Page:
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News Release

March 30, 2020

History students collecting local stories about COVID-19 pandemic

Students and faculty in Northwest Missouri State University’s Department of Humanities and Social Sciences are capturing local stories of the COVID-19 pandemic to preserve the community’s memories of the health crisis.

Community members are invited to share photos, videos or written experiences by submitting them to Participants will be asked to complete a participant agreement form and then a participant profile, which provides information to contextualize the source and information for future researchers; the participant profile will not be accessible by the public.

Dr. Dawn Gilley, an associate professor of humanities and the chair of the Department of Humanities and Social Sciences, is directing the project in collaboration with history faculty members Dr. Elyssa Ford and Dana Ternus.

“The digital platform is a way for us to easily preserve the collective memory of everyone in our community so that we might learn something from it,” Gilley said. “I suspect the city of Maryville and Northwest leadership have already learned a few things about communicating to the masses and about decision-making during a crisis. But beyond communication, future scholars will be able to learn a great deal about the experiences of people, at varying stages of life, during this pandemic.”

The archived experiences of people who lived through earlier pandemics such as the Spanish Flu of 1918 or the Black Death of 1348 provide valuable insight to historians and scholars. When it comes to COVID-19, Gilley noted, future scholars may compare the urban experience to those of rural residents, or the experiences of college students to high school students.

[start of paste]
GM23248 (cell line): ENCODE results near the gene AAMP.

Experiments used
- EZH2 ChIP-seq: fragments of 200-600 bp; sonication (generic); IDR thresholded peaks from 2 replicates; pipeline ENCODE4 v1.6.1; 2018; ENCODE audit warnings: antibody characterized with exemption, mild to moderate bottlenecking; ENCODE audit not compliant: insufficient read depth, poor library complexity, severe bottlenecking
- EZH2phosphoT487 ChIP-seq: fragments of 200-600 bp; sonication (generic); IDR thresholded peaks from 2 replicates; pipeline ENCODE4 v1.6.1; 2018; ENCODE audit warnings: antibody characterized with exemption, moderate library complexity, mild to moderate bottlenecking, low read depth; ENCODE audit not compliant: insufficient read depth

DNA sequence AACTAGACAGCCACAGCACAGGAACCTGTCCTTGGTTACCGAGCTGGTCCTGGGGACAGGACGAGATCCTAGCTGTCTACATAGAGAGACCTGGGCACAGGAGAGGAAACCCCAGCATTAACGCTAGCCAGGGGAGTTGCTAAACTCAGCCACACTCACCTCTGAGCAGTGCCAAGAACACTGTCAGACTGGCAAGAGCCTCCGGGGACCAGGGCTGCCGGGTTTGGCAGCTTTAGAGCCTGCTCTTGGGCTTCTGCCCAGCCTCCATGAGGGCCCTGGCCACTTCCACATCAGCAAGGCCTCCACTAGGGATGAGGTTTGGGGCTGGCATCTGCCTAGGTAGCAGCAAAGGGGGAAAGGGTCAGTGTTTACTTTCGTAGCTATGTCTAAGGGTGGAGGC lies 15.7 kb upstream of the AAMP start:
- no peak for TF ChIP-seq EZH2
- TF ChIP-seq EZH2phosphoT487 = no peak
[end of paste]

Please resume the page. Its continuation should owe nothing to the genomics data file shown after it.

The idea for “Northwest Coronavirus Stories” grew from other universities that are taking on similar projects, Gilley said. Additionally, Northwest already has a digital platform in place through an ongoing digital humanities project the Department of Humanities and Social Sciences launched in 2018 to collect stories related to the University’s history.

“We had the tools we needed to create something of our own – something that had a digital foundation that could meet learning outcomes for the creation of source material as well as the preservation of archival content,” Gilley said. “It was also a way for us to tie together, in a much more obvious way, the relationship between public history and museum studies and digital humanities. I am not sure I can say this project would have gotten off the ground if it had not been for university campuses across the world going to online delivery and our ongoing digital humanities project.”

As part of the project, Northwest history and social studies education majors also are recording their experiences related to COVID-19 in “quarantine diaries.” The profession-based learning project will provide students with experience in archival work and using diaries as sources – as well as an opportunity to be part of history by creating a primary source. 

“For our students, this is, hopefully, a once-in-a-lifetime experience to engage in the creation of a primary source, something they so rarely get to do,” Gilley said. “Additionally, our students will be able to engage in digital archive work using an active digital archive for data organization and analysis.”

Northwest faculty and staff also are submitting experiences the project, and Gilley hopes all ages of community members find a way to contribute to the project.

“We hope that 20, 30, 50 years down the road, we have created something that can be used to tell the story of the experience and impact of the COVID-19 pandemic to Northwest and the Maryville communities,” Gilley said. “Projects similar to ours are being created all over the world, which puts Northwest and Maryville in contact with these other projects and gives our small slice of rural America a voice that is often overlooked.”

For more information about the Northwest Coronavirus Stories project, contact the Department of Humanities and Social Sciences at 660.562.1290 or


Dr. Mark Hornickel
Administration Building
Room 215